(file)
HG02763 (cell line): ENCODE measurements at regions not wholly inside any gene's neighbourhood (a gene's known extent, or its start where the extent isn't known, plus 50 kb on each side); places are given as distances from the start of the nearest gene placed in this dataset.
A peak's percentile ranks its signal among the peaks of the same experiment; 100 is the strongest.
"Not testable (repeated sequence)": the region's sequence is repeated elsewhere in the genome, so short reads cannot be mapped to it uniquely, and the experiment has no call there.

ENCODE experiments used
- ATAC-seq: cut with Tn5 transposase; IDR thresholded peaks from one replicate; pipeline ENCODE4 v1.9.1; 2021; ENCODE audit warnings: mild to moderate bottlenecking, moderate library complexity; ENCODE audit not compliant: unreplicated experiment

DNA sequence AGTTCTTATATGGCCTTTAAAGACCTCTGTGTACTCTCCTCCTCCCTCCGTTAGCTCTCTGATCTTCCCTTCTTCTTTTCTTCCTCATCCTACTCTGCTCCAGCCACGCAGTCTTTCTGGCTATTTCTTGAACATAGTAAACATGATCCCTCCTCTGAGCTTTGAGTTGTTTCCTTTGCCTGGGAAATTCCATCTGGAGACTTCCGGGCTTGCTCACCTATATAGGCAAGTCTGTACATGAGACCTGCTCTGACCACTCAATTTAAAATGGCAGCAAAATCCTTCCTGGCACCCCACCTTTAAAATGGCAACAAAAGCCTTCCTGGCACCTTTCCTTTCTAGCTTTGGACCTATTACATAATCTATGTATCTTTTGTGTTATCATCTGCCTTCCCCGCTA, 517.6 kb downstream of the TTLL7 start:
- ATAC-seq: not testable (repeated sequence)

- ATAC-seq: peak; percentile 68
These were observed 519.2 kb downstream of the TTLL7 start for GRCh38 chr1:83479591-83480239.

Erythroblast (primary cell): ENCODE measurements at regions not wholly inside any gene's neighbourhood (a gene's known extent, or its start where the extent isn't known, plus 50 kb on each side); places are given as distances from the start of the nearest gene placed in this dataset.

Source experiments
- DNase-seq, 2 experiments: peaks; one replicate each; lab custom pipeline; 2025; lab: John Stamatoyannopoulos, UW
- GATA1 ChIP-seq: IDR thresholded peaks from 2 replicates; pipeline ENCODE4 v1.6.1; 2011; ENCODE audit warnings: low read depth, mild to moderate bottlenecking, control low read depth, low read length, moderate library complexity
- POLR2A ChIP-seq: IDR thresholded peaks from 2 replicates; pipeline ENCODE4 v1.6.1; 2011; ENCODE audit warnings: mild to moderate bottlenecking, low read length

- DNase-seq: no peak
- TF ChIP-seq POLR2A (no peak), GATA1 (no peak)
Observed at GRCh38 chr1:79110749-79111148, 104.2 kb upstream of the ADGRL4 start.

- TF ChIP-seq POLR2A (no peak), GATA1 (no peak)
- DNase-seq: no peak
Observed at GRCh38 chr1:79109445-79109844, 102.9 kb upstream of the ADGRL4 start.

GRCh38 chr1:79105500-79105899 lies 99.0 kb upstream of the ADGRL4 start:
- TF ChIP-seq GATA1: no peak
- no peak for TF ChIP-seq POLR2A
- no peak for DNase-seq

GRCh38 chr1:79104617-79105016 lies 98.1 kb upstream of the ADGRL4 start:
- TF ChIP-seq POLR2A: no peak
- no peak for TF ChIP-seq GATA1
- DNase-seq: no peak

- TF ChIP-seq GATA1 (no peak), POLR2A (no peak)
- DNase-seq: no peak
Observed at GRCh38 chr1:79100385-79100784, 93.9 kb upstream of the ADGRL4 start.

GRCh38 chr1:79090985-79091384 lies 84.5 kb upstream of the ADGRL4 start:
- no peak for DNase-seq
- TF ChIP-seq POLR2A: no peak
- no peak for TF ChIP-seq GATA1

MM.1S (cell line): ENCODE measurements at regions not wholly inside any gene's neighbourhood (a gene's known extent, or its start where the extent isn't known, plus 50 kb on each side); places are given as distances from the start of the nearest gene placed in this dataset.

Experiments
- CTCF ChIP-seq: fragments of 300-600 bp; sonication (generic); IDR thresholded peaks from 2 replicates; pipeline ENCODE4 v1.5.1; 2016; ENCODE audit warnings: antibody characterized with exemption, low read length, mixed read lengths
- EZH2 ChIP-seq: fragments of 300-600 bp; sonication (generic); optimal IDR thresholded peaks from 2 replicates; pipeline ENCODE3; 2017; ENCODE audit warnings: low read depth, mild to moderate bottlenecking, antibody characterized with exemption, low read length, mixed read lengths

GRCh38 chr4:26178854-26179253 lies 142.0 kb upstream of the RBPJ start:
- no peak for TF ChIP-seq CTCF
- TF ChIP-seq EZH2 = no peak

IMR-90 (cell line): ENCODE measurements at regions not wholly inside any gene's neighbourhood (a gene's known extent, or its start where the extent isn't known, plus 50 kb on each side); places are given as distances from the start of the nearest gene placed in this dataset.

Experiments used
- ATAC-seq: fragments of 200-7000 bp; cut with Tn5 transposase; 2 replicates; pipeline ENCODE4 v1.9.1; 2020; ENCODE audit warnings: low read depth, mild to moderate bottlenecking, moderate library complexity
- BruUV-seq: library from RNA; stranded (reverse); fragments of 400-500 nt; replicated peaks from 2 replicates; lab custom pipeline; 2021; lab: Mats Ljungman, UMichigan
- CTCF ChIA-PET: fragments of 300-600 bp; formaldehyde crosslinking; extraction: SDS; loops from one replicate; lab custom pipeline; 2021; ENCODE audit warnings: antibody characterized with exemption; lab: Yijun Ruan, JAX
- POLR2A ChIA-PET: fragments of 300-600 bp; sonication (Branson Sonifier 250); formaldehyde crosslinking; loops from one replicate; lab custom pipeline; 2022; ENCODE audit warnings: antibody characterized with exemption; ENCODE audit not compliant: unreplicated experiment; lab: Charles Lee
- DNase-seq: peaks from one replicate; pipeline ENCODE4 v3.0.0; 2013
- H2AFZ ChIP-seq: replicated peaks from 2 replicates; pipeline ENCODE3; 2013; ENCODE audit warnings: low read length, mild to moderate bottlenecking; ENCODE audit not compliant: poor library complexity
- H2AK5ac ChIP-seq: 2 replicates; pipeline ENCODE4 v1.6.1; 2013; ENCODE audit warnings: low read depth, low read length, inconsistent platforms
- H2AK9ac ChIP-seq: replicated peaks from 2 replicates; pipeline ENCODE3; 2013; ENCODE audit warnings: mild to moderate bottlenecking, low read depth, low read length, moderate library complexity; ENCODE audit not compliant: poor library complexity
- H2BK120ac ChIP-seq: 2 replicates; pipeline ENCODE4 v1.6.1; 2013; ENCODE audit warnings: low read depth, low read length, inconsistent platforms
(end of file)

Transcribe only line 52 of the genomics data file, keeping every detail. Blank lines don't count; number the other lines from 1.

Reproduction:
- H2AK9ac ChIP-seq: replicated peaks from 2 replicates; pipeline ENCODE3; 2013; ENCODE audit warnings: mild to moderate bottlenecking, low read depth, low read length, moderate library complexity; ENCODE audit not compliant: poor library complexity